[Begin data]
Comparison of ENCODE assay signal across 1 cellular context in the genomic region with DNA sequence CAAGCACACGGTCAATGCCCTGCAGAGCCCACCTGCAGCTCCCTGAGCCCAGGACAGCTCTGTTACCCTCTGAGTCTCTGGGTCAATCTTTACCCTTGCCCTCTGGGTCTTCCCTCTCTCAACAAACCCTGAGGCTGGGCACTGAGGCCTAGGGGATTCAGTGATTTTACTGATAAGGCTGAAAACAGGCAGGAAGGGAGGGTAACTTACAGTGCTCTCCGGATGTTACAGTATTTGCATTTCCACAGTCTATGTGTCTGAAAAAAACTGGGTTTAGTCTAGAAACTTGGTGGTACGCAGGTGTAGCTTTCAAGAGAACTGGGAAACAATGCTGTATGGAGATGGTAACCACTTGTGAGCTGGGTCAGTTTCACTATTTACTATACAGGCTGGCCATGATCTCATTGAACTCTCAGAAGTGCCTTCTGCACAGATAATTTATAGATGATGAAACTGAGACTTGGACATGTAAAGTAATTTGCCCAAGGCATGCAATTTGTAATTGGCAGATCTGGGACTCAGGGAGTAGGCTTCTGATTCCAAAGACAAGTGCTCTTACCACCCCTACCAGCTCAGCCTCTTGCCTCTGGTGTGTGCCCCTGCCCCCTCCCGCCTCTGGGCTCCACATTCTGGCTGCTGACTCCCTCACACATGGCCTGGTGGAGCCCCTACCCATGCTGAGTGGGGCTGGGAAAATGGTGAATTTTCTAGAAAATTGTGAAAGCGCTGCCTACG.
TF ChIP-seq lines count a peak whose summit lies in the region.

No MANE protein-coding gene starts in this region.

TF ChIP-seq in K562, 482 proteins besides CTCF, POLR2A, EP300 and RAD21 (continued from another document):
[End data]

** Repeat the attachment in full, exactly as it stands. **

Comparison of ENCODE assay signal across 1 cellular context in the genomic region with DNA sequence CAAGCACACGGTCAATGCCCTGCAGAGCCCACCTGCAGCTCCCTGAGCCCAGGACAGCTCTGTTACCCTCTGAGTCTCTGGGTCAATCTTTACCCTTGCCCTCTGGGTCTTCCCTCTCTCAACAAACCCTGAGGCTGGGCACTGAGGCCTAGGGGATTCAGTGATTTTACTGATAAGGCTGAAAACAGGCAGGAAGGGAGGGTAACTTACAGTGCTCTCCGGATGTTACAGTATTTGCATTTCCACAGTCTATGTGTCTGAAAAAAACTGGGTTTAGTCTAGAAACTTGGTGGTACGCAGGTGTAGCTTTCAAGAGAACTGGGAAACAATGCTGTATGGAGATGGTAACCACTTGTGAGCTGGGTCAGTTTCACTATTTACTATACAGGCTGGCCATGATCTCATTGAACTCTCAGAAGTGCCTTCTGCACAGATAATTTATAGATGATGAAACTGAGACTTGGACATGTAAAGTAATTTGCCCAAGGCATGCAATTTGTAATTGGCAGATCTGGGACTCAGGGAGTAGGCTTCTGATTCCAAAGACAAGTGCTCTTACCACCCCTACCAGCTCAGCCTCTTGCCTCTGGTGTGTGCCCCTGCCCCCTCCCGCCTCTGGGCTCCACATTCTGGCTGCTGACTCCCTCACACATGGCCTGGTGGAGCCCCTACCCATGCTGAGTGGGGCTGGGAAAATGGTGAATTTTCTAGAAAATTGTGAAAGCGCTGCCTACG.
TF ChIP-seq lines count a peak whose summit lies in the region.

No MANE protein-coding gene starts in this region.

TF ChIP-seq in K562, 482 proteins besides CTCF, POLR2A, EP300 and RAD21 (continued from another document):